A BCCI release further accused the WICB of failing to honour its commitment and stated that the withdrawal had “given little thought to the future of the game, the players and the long standing relations between the BCCI and WICB” and had not reflected well on any of the parties involved.
Tony Irish, the executive chairman of international players’ association, FICA, said today represented a dark day for cricket.
“FICA is dismayed that the tour has been called off,” he said. “It’s not good for cricket and it’s not good for player relations within cricket.”
Former West Indies pace bowler and legend Michael Holding, who is now one of the foremost cricket analysts, described the WICB’s decision as ridiculous and embarrassing and he accused the Board of hiding behind half-truths.
He hinted too that Cameron might have made the memorable decision without consulting his fellow WICB directors.
“I have never seen anything like this in the past,” Holding told Sky TV. “I can see serious repercussions from this. I think this is a ridiculous decision by the West Indies Cricket Board. They like to hide behind half-truths.
“It’s embarrassing for me, as someone who played for the West Indies, to see this happening. I was told a director of the WICB did not know about this decision. Let us hope the majority of the board made this decision, otherwise it has been made by very dubious means.”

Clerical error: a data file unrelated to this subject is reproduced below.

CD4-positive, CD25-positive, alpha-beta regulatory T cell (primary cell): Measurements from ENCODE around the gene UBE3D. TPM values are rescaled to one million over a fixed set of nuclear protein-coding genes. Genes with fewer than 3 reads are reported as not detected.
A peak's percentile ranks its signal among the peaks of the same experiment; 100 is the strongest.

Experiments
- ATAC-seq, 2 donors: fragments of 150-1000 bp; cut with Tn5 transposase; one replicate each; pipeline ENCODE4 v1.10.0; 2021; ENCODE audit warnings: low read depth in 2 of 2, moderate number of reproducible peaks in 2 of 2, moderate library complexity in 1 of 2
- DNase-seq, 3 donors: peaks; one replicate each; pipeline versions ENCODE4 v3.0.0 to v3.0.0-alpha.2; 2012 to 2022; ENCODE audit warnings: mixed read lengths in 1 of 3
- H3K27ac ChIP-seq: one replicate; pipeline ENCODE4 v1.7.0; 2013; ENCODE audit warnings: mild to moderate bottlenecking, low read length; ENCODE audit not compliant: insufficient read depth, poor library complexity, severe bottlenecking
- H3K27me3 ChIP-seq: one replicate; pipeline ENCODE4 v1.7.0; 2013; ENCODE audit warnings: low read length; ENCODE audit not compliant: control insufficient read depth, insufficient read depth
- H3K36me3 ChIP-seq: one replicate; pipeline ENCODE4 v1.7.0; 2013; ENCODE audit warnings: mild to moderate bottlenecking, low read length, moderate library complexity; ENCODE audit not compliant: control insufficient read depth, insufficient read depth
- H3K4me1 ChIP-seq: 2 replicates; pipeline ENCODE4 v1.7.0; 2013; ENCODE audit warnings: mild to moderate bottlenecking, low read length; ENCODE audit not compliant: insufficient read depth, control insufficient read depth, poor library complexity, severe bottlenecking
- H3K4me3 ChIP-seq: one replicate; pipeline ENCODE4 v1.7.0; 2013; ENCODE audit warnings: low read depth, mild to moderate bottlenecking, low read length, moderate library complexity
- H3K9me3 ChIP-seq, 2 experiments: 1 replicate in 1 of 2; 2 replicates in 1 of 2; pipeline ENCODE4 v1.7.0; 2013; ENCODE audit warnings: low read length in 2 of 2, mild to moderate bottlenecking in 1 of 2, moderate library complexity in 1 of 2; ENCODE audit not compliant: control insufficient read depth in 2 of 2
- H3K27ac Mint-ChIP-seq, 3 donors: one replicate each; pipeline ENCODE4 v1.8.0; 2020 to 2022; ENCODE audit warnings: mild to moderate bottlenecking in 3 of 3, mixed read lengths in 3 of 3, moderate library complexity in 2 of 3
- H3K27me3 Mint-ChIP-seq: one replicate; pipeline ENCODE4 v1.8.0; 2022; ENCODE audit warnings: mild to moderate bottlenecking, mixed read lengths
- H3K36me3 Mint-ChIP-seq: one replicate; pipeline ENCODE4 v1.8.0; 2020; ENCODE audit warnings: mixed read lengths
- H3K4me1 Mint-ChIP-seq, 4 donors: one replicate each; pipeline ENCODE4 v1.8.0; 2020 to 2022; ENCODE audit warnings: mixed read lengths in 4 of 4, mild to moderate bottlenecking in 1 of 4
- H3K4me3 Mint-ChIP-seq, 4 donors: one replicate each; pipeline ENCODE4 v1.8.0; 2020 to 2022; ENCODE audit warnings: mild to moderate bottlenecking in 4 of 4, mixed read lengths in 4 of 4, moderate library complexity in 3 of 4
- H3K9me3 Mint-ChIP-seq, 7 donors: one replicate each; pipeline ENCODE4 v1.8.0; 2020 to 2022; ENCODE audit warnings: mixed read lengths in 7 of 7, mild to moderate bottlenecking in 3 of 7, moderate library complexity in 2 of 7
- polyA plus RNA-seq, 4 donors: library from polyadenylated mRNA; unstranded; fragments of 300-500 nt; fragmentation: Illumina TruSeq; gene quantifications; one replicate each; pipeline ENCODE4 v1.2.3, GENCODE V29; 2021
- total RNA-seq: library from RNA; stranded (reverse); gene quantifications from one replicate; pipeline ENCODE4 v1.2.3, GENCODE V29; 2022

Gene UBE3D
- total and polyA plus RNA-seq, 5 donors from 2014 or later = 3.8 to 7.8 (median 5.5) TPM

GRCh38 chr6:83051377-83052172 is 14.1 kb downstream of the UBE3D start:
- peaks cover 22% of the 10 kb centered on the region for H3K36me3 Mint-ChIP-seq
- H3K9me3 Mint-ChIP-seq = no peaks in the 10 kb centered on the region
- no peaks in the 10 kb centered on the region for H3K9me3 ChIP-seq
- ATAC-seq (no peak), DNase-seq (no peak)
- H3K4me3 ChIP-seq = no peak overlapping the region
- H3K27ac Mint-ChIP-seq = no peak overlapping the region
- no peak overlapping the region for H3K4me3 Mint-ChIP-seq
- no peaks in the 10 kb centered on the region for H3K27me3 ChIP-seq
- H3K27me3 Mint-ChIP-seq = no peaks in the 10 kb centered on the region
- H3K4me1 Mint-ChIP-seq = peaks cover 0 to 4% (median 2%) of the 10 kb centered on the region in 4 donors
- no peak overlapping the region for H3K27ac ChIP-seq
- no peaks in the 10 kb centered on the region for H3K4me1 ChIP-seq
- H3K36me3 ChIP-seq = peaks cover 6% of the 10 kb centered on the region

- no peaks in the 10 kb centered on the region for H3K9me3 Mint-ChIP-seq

The WICB seemed to add to the confusion with a 23-word release, on its own website, which claimed that it had not cancelled the tour.
“The West Indies Cricket Board advises, that, contrary to media reports, it has taken no decision to discontinue the ongoing tour to India,” stated the WICB.
It is uncertain whether the WICB intends to belatedly save the series, is attempting to shirk responsibility for the cancellation or is trying to head off sanctions from the BCCI. The regional sport body has promised further details later today.
The WICB statement came hours after the India and Sri Lanka boards both confirmed a replacement ODI series.
(Below is the full letter emailed by the West Indies cricket team to WICB president Dave Cameron today)
Dear Mr Cameron,
I refer to your letter dated 10th October, which we received earlier today (Oct 16th) via the media. Let me thank you for the courtesy of your response to our letter sent to you on October 10th 2014.
As you would recall in our October 10th letter to you, we stated: “For the record, we wish to reiterate our position put forward to the WICB earlier through WIPA, which is, that we propose the continuation under the old structure until a new agreement is reached between the players and WICB. Neither the WICB nor the players would be disadvantaged by such a mutually agreed arrangement. We believe this to be a sensible and reasonable option in the interim, while we negotiate new terms and conditions that have been properly ventilated.”